UVU wrestling head coach Greg Williams was blunt a year and a half ago about the program's immediate future, saying they were starting a "rebuilding period."
Williams' assessment was hard to argue. He had just seen three national qualifiers hit graduation, including the nation's third-place finisher at 125 pounds, Ben Kjar.
The mass exodus of program-defining talent left Williams with a dearth in experience, which he countered with a massive and highly touted recruiting haul. Most of the newcomers redshirted the 2011-12 season, giving themselves and the coaching staff a much-needed year of instruction and unattached experience at meets.
"Last year I thought we were behind [our timetable]," Williams said. "I felt it was so many new young kids, we didn’t progress as fast as I wanted. We didn’t have enough leadership versus new guys. I felt like we were holding their hands a lot last year, teaching technique at the end of the year, something you never want to do."
The early returns in 2012-13, however, were promising. Josh Wilson, the team's lone starting senior, provided much-needed experience and consistency, while the younger generation sought to translate its enthusiasm to wins on the mat.
The results were encouraging. UVU snagged wins over Arizona State and Stanford, as well as conference victories over Air Force, South Dakota State and Northern Colorado.
Such progress, Williams admitted, made up for a slow learning curve in the previous season.
"I feel like the progression has been every bit as quick as we would have hoped two years ago," Williams said. "I feel like we’re on track to be a very competitive team against ranked teams. I thought we could have won conference, and I didn’t expect that this year."
More importantly, individual grapplers logged enough wins to merit consideration as national qualifiers. Williams expected as much from Wilson, who qualified in 2012 and went 2-2 at the NCAA Championships.
Wilson had company on the trip this season: redshirt sophomore Adam Fager (heavyweight) and redshirt freshman Jade Rauser (125 pounds).
For Williams, the trio featured three athletes at different points of their respective careers. Wilson's experience would ideally see him place. Fager, who had previously competed at 197 pounds, had come into his own at a different weight class. Rauser was a highly regarded talent already paying dividends.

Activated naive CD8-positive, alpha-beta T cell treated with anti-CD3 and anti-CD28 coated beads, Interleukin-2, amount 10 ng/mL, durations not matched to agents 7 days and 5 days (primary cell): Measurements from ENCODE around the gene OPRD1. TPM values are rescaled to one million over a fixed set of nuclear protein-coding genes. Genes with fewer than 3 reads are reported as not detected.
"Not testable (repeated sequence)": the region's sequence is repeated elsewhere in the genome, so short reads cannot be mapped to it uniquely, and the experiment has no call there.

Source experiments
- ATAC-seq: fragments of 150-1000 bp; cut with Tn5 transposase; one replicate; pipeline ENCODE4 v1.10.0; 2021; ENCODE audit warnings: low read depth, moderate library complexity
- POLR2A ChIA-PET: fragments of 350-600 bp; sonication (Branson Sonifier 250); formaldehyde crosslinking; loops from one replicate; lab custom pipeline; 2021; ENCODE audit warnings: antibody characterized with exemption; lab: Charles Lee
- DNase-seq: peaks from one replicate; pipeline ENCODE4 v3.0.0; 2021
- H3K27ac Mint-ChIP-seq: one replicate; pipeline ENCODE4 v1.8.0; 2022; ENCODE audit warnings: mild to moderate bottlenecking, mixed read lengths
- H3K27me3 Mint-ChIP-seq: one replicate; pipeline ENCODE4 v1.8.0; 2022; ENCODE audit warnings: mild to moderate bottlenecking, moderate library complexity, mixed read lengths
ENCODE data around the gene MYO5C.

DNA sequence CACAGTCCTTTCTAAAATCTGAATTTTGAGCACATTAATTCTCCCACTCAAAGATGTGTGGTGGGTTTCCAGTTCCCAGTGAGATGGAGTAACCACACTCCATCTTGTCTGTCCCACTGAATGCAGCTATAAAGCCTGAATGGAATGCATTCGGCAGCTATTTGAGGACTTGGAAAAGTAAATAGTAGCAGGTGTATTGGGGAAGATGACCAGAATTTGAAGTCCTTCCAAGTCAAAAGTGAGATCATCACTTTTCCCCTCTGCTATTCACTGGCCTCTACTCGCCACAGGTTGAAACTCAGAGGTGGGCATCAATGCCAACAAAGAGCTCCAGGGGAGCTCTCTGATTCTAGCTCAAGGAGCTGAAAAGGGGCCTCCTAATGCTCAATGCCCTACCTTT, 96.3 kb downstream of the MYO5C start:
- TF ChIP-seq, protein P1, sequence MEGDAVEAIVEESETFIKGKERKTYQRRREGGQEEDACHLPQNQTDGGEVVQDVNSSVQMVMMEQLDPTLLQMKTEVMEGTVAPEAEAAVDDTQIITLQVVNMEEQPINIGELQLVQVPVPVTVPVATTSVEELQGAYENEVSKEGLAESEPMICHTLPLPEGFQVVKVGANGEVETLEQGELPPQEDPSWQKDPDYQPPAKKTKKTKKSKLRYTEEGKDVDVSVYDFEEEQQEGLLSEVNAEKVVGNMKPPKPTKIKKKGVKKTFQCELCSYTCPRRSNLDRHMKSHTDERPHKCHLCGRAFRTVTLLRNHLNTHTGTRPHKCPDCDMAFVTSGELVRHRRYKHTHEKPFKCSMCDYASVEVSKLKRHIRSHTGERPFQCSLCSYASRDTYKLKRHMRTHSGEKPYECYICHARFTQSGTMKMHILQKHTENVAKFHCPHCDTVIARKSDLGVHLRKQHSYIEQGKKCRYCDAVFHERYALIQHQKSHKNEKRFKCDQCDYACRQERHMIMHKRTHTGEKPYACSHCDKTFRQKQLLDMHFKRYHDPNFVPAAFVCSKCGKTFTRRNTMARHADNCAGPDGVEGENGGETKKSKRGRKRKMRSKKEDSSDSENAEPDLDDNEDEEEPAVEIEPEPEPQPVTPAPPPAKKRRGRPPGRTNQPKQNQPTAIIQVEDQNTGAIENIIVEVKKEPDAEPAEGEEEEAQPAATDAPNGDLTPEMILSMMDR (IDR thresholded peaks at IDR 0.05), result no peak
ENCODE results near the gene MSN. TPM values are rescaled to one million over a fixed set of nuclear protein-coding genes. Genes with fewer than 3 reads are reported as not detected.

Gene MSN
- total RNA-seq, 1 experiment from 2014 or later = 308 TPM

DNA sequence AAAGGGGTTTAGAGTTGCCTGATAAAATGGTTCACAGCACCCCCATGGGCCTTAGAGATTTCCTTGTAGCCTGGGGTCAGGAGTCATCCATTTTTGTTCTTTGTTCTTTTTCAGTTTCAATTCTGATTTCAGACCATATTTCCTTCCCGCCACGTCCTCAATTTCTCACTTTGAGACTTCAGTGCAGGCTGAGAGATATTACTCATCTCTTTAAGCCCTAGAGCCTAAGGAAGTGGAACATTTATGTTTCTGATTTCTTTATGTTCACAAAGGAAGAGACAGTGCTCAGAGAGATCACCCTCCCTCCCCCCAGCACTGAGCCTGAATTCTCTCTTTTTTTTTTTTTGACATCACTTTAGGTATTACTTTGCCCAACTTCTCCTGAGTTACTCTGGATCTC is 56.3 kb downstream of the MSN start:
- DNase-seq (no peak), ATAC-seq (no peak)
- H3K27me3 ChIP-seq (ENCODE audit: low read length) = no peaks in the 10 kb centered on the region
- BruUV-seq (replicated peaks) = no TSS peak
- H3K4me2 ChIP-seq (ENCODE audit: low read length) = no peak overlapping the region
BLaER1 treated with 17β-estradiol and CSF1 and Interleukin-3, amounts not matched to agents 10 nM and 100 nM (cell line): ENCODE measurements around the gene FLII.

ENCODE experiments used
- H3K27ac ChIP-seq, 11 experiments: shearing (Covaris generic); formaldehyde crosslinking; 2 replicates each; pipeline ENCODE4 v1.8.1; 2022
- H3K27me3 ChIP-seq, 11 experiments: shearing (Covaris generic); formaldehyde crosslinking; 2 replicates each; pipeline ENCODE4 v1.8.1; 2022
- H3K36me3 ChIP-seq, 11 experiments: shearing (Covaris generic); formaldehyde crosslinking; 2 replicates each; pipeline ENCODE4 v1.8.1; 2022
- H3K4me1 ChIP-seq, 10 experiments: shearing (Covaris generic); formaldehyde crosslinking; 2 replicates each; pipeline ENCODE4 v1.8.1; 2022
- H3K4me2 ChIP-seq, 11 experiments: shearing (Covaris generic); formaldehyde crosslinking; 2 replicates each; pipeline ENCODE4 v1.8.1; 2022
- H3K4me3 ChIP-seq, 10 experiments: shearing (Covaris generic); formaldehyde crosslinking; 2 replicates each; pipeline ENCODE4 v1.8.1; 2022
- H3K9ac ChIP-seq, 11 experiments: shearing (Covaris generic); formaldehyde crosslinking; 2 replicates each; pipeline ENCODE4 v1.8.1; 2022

"All three of them are in different stages [of their careers]," Williams said. "All three of them present their own unique challenges. It’s fun to be there and have the opportunity to compete against the best."
Fager couldn't get out of the first day, dropping both of his matches. The Layton High School product figures to benefit not only from the experience, but an offseason's worth of further adjustment to the heavyweight class.
"We got to September and he wasn’t bringing his weight down [back to 197 pounds]," Williams said. "We gave him a two-week ultimatum, thinking that might help. It did, just not the way we thought. But to go heavyweight, you want to put weight on, but it’s not efficient [weight right away]."
"[He's] not quite up there with the strength," Williams added. "Once he's more efficient with his weight, he'll be able to move these guys. He got the first takedown in both matches [at nationals]."
Meanwhile, Wilson and Rauser both recovered from first-round losses with wins, Wilson with a 2-1 decision over Illinois' Caleb Ervin, Rauser by fall over Indiana's Joseph Duca.
Wilson added another win over Derek Valenti (Virginia) before being eliminated by No. 8 Nick Brascetti.
"I was hoping Josh could place, but he wrestled well and just got beat by a better kid that last match," Williams said. "That kid’s position was great."
Rauser's run also ended on the second day after the Montana product lost a 10-6 decision to Michigan's Sean Boyle. Williams, however, is encouraged after Rauser finished his freshman year with more than 20 wins and an appearance at nationals to show for it.
"It’s great, because Jade knows he’s real close and he’s a freshman," Williams said. "Jade’s been on the stage on the high school level. Now he’s got to compete at the college level. He did that."
The overall experience at nationals may have been a preview of better things to come. Wilson may be granted another year of eligibility pending review of medical papers concerning a previous year lost to injury. Rauser and Fager will have another year's worth of seasoning under their belts.
"I think Adam and Jade are coming back with some confidence," Williams said. "They're chomping at the bit to get the opportunity."Comment on this story
Williams also repeatedly mentioned Rauser's twin brother Val, who likewise dominated high school competition in Montana, albeit in the 133-pound division. Val missed most of the season due to colitis, which he hopes will be solved by offseason surgery scheduled to take place in May.
Val Rauser was ranked No. 20 in the nation before illness forced him to sit.
"He’s the real deal, just like Jade," Williams said.
With results already showing from UVU's young-but-improving core, the Wolverines are cautiously optimistic about their future.
"We feel good about where things are going," Williams said.
Matt Petersen is the sports Web editor for DeseretNews.com. You can follow him on Twitter at @TheMattPetersen.